If you're searching for the word "mile", you probably don't want the page that tells you that Sally Smiled at Harry. But you may want to find a Milestone, even if it is within quotes.
Regular Expressions are your friends!
In Perl style regular expressions (which also work in Python, and in PHP with ...
|1574||Joining MySQL tables revisited - finding nonmatching records, etc|
A join lets me connect two tables one to the right of the other. Here's an example. First table - estate agents:
mysql> select agent,town,aid from agents;
| agent | town | aid |
|1331||MySQL joins revisited|
"Nobody can clear JOINS as this manual has done. It is SUPERB.. Thanks. It helped me a lot to understand. I will appreciate if you can make much clear to the INNER AND SELF JOINS."
in his review of a previous "Horse's Mouth" posting I made [here], which gets hundreds of hits every day, ...
|1235||Outputting numbers as words - MySQL with Perl or PHP|
Oracle's in_char function lets you convert numbers into a text string, but it's an unusual facility to have as as built-in; there's no such facility (as far as I know) in MySQL but you can get around this easily enough within your controlling application - the Nums2Words module on the CPAN (in Perl), ...
|1213||MySQL - the order of clauses and the order of actions|
You specify your select command in the following order:
1. The columns you want to choose (SELECT)
2. Where you want to send the results (INTO)
3. The tables that contain the data (FROM)
4. How you want to connect those tables (JOIN, ON)
5. Which individual rows you want to choose (WHERE)
6. Bunching ...
|581||Saving a MySQL query results to your local disc for Excel|
Do you want to run a database query on a remote server and save the results into a text file on your LOCAL disc - i.e. the disc of the computer at which you're seated and not the disc of the server that's in a remote location?
It's not as easy as you think it should be. Because of the security risks ...
|513||MySQL - JOIN or WHERE to link tables correctly?|
MySQL tables can be joined using two different syntaxes - one that simply lists the tables to be joined and then uses a where clause to select how the join is done, and the second using an explicit join keyword. Here's an example of both syntaxes in use, linking a table of estate agents (realtors) ...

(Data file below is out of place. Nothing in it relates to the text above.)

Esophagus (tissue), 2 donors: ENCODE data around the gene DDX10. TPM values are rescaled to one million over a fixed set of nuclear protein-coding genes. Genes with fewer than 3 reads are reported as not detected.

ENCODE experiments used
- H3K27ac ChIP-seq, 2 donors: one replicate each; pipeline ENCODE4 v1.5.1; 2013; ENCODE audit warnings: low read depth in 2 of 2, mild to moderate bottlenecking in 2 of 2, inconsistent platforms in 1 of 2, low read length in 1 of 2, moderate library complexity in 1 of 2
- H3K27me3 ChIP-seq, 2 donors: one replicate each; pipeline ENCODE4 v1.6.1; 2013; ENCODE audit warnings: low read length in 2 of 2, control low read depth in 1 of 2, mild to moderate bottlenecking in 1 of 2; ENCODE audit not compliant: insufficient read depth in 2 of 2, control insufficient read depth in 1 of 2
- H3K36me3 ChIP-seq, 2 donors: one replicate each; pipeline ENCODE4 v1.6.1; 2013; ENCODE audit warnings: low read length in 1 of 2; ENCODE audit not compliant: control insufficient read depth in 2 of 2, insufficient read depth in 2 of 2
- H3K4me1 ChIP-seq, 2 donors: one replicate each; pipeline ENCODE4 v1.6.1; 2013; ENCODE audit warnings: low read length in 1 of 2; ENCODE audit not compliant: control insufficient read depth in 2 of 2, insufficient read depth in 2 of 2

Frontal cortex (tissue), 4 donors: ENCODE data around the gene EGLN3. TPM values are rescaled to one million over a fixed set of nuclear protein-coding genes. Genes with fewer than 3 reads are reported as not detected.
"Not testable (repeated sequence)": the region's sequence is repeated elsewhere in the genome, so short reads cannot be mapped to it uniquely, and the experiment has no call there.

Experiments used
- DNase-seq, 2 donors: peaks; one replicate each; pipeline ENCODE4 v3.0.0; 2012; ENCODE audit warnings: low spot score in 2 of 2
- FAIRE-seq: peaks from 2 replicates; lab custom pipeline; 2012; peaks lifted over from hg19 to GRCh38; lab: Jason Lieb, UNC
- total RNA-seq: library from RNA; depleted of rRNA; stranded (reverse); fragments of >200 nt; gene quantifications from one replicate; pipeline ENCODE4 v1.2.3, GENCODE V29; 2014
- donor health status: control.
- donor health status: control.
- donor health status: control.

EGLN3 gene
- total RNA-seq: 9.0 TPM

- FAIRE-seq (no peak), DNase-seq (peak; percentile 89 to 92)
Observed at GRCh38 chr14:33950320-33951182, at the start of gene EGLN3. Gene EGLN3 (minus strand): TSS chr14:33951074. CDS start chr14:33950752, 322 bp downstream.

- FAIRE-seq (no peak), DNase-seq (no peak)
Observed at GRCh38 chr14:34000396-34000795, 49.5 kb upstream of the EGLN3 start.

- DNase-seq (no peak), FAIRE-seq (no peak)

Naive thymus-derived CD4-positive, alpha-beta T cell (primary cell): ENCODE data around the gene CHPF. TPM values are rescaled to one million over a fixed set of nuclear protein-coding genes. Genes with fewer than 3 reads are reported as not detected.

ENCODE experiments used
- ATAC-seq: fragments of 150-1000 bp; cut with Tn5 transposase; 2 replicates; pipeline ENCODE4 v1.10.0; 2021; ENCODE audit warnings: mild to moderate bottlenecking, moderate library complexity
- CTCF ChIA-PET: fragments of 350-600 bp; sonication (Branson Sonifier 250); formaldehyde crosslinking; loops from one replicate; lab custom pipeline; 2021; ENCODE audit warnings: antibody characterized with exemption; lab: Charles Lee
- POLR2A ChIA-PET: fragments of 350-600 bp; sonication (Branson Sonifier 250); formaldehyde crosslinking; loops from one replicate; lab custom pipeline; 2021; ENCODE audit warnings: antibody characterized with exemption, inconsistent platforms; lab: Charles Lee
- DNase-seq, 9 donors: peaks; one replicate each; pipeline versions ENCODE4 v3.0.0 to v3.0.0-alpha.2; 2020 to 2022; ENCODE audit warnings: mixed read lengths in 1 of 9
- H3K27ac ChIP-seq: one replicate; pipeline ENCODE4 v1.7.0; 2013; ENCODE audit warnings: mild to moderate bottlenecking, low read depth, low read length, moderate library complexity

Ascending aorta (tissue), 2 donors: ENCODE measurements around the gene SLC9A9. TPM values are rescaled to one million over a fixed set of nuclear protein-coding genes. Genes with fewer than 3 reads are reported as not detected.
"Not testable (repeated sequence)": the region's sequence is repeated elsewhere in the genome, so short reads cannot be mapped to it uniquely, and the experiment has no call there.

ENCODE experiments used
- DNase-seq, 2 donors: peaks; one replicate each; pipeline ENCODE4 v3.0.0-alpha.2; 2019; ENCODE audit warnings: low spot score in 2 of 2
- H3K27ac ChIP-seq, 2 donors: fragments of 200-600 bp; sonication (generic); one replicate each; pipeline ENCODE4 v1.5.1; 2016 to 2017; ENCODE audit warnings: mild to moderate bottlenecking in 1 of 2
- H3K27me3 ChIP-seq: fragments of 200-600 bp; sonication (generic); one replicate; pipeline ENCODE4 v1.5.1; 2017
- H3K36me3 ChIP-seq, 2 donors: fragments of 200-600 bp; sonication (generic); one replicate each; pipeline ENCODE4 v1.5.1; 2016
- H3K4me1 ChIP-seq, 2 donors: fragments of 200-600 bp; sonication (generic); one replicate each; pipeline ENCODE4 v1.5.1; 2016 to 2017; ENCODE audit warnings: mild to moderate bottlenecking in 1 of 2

|515||MySQL - an FAQ|
We're becoming a serious MySQL resource, with many technical articles, examples, forum posts and blog entries answering those difficult-to-resolve issues you may have come across. You might like to bookmark (or link to) this page.
Eleven recent articles on MySQL ...
Flashbulb moments - facts that ...
|517||An occasional chance, and reducing data to manageable levels|
If there's a 1 in 5 (20%) chance of it being a dry day at the moment, a 20% chance of it not being freezing cold, and a 20% chance of me having a day that I'm not training or otherwise involved, then it follows (since the conditions aren't related) that there's just a 1 in 125 or less that 1% chance ...
|567||Combining similar rows from a MySQL database select|
If you're selecting data from a MySQL database and you want to report back the total or average for a column, you can use a function such as avg or sum on the column. If you want to choose only certain records to include in your sum or average, add a WHERE clause and if you want to produce a separate ...
|591||Key facts - SQL and MySQL|
Some quick ways to remember your SQL; here are some "flashbulb moments" for newcomers and occasional users of MySQL and other SQL databases.
A database daemon is a process that looks after a number of DATABASES each of which comprises a number of TABLES each of which comprises data arranges in ROWS ...
|673||Helicopter views and tartans|
"Can we have more helicopter views?" asked a client from whom we're running a series of courses - by which they mean overviews that put all the elements of the technologies in place on a diagram - showing how tomcat relates to MySQL and how JBoss and Struts and EJBs fit in to the picture. For sure ...
Left right and straight join.
Inner and outer joins.
Unique and regular indexes.
Multiple field indexes.
Join order and what to index.
Commit and Rollback.